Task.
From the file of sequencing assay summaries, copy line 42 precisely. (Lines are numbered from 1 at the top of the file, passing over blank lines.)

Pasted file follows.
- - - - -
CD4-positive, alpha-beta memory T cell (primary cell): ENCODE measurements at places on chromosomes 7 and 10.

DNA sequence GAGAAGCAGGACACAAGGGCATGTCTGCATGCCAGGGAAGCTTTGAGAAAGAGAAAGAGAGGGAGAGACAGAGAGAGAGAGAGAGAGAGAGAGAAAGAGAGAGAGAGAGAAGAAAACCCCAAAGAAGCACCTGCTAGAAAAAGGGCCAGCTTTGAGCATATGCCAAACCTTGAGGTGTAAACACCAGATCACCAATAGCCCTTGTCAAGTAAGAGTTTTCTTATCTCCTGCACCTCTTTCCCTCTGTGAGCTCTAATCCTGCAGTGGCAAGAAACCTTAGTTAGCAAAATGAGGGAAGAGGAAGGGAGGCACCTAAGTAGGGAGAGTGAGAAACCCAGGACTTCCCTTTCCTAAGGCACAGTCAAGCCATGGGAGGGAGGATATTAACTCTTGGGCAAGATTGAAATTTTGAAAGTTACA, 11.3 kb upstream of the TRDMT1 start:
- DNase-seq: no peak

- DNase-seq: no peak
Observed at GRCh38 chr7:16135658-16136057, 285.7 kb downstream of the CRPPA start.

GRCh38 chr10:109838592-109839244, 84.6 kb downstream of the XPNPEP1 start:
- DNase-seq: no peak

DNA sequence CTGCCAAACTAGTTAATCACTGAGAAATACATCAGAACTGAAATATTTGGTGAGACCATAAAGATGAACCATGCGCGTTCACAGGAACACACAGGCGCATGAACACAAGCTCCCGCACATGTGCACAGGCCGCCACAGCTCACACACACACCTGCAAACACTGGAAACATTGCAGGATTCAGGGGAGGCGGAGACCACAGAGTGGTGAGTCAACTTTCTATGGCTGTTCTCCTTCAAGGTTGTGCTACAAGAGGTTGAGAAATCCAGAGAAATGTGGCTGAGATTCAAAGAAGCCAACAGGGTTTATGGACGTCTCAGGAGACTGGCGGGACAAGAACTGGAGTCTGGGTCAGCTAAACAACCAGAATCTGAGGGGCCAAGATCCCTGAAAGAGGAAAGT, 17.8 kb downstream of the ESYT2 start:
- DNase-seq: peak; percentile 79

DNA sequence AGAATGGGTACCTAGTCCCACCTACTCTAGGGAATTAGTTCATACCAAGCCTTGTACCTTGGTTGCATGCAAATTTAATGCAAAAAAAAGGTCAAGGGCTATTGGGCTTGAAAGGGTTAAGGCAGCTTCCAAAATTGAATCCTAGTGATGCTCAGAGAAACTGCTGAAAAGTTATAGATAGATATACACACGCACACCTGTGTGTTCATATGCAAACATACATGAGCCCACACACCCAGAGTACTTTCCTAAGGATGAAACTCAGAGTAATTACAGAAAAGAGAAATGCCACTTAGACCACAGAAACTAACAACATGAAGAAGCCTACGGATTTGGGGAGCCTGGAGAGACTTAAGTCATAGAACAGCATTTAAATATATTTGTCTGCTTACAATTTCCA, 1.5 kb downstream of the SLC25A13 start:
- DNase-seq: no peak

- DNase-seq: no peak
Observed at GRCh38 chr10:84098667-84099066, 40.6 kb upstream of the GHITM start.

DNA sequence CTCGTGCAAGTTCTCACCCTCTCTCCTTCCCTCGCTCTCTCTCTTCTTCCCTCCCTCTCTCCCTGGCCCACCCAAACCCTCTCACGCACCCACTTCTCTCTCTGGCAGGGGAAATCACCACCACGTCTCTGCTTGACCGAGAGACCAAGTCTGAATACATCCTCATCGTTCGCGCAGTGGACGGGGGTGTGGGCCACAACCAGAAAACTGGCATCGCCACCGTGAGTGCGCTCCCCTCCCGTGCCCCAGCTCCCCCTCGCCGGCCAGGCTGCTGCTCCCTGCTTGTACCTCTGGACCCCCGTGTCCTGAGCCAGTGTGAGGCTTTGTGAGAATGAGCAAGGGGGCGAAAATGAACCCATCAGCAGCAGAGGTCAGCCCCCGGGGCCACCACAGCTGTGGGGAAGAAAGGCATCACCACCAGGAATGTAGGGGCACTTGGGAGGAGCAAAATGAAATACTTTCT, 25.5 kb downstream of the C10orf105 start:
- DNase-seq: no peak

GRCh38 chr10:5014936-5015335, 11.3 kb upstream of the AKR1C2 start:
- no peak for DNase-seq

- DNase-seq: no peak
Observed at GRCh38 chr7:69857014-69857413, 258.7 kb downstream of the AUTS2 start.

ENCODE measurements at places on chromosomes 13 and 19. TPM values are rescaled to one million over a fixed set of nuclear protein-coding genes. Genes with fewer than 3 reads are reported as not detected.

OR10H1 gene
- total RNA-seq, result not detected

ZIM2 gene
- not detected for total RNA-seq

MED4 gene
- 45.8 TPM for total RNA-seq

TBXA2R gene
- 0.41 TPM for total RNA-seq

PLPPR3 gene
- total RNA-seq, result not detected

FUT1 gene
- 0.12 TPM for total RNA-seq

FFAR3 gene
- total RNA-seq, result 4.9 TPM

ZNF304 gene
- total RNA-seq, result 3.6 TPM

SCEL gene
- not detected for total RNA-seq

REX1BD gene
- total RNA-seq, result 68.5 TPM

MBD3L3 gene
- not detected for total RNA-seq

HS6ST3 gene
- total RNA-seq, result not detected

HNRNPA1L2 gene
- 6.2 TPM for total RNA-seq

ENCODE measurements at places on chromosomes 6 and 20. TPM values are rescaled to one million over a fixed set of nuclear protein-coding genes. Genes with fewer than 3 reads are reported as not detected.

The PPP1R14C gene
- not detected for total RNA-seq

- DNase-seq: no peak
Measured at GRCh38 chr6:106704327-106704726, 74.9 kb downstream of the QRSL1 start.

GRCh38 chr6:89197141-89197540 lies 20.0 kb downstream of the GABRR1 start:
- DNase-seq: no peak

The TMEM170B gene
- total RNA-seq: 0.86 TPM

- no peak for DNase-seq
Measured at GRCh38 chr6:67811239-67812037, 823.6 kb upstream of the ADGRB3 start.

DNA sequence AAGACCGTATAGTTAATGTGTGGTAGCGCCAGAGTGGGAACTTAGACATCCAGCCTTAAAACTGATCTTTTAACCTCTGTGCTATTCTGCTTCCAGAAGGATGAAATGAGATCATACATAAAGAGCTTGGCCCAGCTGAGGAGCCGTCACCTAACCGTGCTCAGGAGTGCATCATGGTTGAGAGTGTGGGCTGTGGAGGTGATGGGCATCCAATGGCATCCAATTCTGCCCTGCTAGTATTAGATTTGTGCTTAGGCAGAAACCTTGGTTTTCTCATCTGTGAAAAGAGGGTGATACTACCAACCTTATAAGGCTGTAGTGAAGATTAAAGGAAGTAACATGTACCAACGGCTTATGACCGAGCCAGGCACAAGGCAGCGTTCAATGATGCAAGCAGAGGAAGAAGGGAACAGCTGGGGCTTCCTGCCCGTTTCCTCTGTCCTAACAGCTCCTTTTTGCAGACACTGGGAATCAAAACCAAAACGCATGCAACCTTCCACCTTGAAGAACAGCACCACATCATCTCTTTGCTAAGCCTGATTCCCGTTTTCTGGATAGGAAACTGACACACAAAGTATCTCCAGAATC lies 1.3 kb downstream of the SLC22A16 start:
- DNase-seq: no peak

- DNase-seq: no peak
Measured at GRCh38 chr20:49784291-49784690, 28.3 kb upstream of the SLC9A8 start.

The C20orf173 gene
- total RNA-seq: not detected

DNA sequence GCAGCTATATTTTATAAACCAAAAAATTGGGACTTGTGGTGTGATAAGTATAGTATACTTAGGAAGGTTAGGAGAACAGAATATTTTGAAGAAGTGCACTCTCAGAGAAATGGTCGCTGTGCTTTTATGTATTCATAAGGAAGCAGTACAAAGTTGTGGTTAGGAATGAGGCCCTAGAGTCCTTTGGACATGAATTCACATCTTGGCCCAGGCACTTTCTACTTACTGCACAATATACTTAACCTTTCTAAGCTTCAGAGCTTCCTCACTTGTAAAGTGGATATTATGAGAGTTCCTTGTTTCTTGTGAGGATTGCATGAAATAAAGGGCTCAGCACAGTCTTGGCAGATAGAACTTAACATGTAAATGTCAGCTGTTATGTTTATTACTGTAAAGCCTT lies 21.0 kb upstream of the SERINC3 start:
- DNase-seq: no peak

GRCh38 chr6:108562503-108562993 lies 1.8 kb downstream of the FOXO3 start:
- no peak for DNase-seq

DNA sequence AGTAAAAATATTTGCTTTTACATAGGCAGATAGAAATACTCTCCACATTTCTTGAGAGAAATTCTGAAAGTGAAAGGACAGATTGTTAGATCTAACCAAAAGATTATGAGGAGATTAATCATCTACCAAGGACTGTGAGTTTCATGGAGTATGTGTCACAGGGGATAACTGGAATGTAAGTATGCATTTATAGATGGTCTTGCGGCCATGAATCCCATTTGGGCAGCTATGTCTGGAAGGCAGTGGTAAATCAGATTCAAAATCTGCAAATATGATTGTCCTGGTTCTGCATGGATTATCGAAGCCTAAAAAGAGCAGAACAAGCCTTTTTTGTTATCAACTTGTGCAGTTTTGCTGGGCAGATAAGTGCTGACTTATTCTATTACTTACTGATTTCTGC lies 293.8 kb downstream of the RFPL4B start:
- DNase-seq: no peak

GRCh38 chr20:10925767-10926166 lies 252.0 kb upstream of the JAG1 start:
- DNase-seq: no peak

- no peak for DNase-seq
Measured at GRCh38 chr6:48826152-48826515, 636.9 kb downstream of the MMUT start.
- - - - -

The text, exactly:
- not detected for total RNA-seq